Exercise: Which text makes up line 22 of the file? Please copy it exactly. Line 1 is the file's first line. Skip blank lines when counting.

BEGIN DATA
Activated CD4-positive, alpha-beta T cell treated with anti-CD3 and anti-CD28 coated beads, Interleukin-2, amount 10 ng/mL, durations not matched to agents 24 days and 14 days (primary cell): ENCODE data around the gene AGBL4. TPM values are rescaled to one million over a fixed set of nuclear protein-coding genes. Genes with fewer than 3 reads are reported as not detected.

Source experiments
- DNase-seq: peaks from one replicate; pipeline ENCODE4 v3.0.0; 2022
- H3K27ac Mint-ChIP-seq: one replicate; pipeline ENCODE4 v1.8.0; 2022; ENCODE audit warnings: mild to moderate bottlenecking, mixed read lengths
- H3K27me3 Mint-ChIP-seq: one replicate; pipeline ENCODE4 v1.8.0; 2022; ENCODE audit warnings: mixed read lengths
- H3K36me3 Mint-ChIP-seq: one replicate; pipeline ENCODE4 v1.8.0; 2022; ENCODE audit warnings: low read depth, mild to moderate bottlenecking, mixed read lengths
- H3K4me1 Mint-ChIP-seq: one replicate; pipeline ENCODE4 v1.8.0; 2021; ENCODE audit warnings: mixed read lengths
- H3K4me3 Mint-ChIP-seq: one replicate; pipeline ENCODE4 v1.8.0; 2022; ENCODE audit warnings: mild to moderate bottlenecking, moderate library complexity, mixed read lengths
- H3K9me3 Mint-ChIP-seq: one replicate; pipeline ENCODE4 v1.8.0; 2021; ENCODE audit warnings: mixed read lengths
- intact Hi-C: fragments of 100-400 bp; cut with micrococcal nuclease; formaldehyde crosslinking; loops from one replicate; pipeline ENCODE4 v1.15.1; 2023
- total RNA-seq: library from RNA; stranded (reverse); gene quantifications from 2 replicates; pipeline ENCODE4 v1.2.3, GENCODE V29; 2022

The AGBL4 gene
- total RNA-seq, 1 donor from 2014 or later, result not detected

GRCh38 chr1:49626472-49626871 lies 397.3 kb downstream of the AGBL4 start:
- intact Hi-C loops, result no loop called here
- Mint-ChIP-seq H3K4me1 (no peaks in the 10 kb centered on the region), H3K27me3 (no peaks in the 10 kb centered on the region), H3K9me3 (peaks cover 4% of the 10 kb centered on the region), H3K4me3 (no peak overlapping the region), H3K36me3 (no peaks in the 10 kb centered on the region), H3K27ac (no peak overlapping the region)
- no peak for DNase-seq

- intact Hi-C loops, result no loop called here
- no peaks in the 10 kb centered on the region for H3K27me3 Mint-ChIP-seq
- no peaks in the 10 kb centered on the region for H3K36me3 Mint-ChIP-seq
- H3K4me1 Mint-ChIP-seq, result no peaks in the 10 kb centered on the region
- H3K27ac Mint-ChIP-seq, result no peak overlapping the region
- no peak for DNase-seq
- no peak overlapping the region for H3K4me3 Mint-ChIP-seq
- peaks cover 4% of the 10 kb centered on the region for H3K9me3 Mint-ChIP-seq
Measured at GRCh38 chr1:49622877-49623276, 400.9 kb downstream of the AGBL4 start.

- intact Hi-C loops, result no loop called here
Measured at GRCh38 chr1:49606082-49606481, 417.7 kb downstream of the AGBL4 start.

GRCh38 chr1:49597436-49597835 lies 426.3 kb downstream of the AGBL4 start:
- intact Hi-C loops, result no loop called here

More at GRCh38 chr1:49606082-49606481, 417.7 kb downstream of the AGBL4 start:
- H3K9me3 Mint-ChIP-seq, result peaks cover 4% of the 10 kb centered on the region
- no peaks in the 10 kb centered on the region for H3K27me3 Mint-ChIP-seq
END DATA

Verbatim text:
- H3K27ac Mint-ChIP-seq, result no peak overlapping the region